Role of CEOs vital in driving CR initiatives

  • Business
  • Saturday, 26 Jul 2008

StarBiz-ICRM forum: Getting Corporate Responsibility on the CEO AgendaPart 1Part 2Part 3

PETALING JAYA: The role of chief executive officers (CEOs) is vital in driving corporate responsibility (CR) initiatives in corporations for a holistic approach and to ensure the effectiveness of the programmes.

Panellists of the StarBiz-Institute of Corporate Responsibility (ICR) Malaysia forum, Getting Corporate Responsibility on the CEO Agenda, yesterday stressed the importance of a CEO's role in embedding CR into a company's strategies and daily operations.

The panellistsat the forum were (onstage, from left)Institute of CorporateResponsibility (ICR)Malaysia chairman andPricewaterhouseCoopers Malaysia executivechairman Datuk JohanRaslan, ASTRO TV chiefexecutive officerRohana Rozhan, IJMCorp Bhd managingdirector DatukKrishnan Tan, HSBCBank Malaysia Bhddeputy chairman andchief executive officerIrene Dorner andKhazanah NasionalBhd managing directorTan Sri AzmanMokhtar.

The forum was moderated by ICR Malaysia chairman Datuk Johan Raslan and consisted of Khazanah Nasional Bhd managing director Tan Sri Azman Mokhtar, IJM Corp Bhd managing director Datuk Krishnan Tan, HSBC Bank Malaysia Bhd deputy chairman and chief executive officer Irene Dorner, and Astro TV chief executive officer Rohana Rozhan.

“The CEO has to play a role by emphasising that CR needs to be looked at holistically. It has to be embedded into the DNA of the company and not just viewed as individual projects. The agenda/tone has to be set by the CEO but ownership is by the whole organisation,” Rohana said.

Dorner said a CEO would need to “walk the talk” when it came to CR.

“Unless the CEO is seen practising CR, there is not much chance of the whole organisation doing it. We can't just tell people to practise CR.

“It is a journey – we can't flip a coin and become the most responsible company in the world,” she said.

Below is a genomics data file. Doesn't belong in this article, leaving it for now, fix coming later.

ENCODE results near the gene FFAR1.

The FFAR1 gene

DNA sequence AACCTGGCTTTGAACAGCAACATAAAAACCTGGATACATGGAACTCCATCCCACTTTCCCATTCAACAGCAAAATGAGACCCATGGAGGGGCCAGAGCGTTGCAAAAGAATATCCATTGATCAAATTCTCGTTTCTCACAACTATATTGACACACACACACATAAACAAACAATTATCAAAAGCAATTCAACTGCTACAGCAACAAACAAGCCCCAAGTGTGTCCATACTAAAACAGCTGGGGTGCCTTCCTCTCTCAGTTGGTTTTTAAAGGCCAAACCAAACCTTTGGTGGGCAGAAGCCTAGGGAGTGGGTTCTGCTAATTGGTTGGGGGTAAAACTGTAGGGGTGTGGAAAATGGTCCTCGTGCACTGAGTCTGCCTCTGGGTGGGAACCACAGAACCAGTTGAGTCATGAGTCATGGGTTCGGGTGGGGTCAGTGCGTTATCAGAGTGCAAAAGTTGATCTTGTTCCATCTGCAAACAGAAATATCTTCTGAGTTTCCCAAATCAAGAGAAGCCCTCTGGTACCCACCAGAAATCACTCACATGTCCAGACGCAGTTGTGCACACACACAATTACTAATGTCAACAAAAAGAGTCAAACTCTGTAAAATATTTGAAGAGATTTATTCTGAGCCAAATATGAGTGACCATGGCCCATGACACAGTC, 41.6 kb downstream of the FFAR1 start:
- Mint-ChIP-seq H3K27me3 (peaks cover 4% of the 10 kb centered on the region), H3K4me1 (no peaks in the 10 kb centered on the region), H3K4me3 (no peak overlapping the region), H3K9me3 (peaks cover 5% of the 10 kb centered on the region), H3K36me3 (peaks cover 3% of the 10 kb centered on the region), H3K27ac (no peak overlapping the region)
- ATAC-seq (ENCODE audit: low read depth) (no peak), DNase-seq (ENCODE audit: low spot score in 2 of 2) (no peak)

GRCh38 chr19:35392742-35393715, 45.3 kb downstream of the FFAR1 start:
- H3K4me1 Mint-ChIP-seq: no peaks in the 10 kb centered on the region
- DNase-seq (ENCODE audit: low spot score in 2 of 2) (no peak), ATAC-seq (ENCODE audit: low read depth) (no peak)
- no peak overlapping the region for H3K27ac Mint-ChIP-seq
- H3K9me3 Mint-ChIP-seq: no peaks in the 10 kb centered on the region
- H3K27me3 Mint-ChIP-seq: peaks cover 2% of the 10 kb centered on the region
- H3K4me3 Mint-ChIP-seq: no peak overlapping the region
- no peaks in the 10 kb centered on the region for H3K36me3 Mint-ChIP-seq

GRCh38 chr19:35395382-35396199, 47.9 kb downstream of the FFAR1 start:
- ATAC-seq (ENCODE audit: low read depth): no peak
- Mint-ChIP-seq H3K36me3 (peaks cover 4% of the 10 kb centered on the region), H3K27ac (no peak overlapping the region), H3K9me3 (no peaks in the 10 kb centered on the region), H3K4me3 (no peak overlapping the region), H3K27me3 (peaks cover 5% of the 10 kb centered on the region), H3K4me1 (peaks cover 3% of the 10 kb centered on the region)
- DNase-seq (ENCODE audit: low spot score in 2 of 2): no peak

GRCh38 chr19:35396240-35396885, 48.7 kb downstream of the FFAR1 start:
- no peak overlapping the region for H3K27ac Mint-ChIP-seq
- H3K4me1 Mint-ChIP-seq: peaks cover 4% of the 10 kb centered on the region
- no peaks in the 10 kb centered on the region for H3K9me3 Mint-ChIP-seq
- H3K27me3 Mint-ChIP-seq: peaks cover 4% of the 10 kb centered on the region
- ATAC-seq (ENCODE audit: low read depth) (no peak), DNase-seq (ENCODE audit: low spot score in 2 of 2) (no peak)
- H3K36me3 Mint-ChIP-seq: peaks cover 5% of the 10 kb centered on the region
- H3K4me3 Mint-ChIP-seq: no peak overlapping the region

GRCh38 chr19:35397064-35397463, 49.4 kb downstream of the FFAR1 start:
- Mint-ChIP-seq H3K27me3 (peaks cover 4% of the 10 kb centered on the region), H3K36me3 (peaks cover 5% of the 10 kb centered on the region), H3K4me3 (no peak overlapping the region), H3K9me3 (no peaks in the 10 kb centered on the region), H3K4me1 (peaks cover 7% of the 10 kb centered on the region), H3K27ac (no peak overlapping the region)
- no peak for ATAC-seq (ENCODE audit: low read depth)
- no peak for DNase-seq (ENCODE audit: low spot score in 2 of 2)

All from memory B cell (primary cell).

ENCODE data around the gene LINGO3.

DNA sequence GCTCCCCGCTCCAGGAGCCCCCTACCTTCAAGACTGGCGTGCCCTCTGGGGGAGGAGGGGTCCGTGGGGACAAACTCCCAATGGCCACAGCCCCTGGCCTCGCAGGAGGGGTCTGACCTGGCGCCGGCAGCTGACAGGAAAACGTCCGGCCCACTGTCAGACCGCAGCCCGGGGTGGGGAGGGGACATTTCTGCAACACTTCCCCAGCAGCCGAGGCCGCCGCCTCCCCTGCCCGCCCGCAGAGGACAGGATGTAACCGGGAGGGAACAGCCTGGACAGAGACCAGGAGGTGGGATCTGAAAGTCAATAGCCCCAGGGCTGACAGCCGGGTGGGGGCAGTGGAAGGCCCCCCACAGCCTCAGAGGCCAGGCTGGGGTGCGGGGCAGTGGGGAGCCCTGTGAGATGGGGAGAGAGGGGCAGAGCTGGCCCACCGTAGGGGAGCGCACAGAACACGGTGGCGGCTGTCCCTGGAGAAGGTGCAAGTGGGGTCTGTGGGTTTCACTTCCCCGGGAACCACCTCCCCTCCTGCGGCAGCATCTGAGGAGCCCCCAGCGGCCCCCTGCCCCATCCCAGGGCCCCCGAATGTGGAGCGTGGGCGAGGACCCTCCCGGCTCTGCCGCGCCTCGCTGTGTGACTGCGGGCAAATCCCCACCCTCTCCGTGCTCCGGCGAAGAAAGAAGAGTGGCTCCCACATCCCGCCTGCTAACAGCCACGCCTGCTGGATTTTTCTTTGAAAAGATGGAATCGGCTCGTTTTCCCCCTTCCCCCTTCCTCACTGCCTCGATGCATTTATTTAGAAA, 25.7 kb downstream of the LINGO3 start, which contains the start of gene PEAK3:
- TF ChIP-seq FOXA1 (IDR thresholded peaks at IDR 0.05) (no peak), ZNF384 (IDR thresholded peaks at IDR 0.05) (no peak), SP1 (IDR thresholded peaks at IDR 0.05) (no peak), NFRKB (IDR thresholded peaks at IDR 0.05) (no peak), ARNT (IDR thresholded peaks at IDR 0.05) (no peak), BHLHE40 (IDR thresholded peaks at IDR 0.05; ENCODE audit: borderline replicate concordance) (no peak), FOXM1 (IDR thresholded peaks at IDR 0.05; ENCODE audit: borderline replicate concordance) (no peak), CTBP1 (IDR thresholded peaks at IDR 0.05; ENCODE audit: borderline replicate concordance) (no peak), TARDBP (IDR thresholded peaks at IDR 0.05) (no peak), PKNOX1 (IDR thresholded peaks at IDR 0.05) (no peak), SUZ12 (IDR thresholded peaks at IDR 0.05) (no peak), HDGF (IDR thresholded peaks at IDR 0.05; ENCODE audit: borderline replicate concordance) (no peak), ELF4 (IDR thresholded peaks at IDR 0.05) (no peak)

According to Dorner, all HSBC's global CEOs have a CR platform in their own countries, so much so that it has become a fundamental part of the HSBC brand.

Tan believes that CEO engagement in CR is happening in Malaysia.

“Stakeholders want us to calculate the return on stakeholder equity and identify what we are doing for society in various aspects. There is a realisation that the CEOs have to play a bigger role now.

“CR needs to be looked at in a more holistic manner rather than just leaving it to the corporate communications department or company secretary,” he said, adding that the basic framework of the group's CR initiatives overseas would be modified to cater to the environment.

Azman noted that as the heart of CR now encompassed ethics and governance, CEOs would need to be at the forefront.

“There are so many problems on the planet, the stakeholder economy will remain with us for a long time and rightly so.

“We can't rely on governments, corporations and non-governmental organisations alone so collaboration is important in the CR space,” he said.

On a participant's question on the awareness and best practices of CR in the country compared with others, Rohana said there was room for improvement.

“I don't believe Malaysia is there yet but everyone is aware of CR now and pulling together to reflect on what it means for their individual corporations within this space. I think that in itself is a good realisation already,” she said.